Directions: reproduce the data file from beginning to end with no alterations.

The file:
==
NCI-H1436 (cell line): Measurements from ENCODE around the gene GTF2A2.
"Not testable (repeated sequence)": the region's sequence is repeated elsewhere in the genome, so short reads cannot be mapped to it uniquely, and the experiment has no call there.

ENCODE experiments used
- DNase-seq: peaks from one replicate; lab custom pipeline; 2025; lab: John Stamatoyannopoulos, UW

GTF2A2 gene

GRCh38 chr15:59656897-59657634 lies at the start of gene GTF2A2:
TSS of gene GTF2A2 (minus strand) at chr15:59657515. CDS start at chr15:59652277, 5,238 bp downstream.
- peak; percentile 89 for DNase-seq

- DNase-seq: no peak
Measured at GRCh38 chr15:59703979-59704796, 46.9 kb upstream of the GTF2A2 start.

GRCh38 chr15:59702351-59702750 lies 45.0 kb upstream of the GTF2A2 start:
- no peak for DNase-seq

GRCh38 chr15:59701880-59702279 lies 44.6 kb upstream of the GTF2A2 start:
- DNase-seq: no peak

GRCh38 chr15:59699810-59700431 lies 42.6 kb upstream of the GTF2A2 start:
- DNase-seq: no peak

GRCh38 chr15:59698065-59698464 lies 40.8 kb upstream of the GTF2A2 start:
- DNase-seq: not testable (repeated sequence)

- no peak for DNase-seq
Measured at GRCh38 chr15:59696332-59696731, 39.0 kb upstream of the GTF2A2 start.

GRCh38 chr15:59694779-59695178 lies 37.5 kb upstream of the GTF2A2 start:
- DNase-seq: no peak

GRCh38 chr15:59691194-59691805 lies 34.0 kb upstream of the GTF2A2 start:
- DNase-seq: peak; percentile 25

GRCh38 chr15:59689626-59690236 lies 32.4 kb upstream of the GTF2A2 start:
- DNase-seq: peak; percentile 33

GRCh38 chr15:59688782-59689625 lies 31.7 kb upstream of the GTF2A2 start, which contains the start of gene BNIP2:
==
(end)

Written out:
NCI-H1436 (cell line): Measurements from ENCODE around the gene GTF2A2.
"Not testable (repeated sequence)": the region's sequence is repeated elsewhere in the genome, so short reads cannot be mapped to it uniquely, and the experiment has no call there.

ENCODE experiments used
- DNase-seq: peaks from one replicate; lab custom pipeline; 2025; lab: John Stamatoyannopoulos, UW

GTF2A2 gene

GRCh38 chr15:59656897-59657634 lies at the start of gene GTF2A2:
TSS of gene GTF2A2 (minus strand) at chr15:59657515. CDS start at chr15:59652277, 5,238 bp downstream.
- peak; percentile 89 for DNase-seq

- DNase-seq: no peak
Measured at GRCh38 chr15:59703979-59704796, 46.9 kb upstream of the GTF2A2 start.

GRCh38 chr15:59702351-59702750 lies 45.0 kb upstream of the GTF2A2 start:
- no peak for DNase-seq

GRCh38 chr15:59701880-59702279 lies 44.6 kb upstream of the GTF2A2 start:
- DNase-seq: no peak

GRCh38 chr15:59699810-59700431 lies 42.6 kb upstream of the GTF2A2 start:
- DNase-seq: no peak

GRCh38 chr15:59698065-59698464 lies 40.8 kb upstream of the GTF2A2 start:
- DNase-seq: not testable (repeated sequence)

- no peak for DNase-seq
Measured at GRCh38 chr15:59696332-59696731, 39.0 kb upstream of the GTF2A2 start.

GRCh38 chr15:59694779-59695178 lies 37.5 kb upstream of the GTF2A2 start:
- DNase-seq: no peak

GRCh38 chr15:59691194-59691805 lies 34.0 kb upstream of the GTF2A2 start:
- DNase-seq: peak; percentile 25

GRCh38 chr15:59689626-59690236 lies 32.4 kb upstream of the GTF2A2 start:
- DNase-seq: peak; percentile 33

GRCh38 chr15:59688782-59689625 lies 31.7 kb upstream of the GTF2A2 start, which contains the start of gene BNIP2: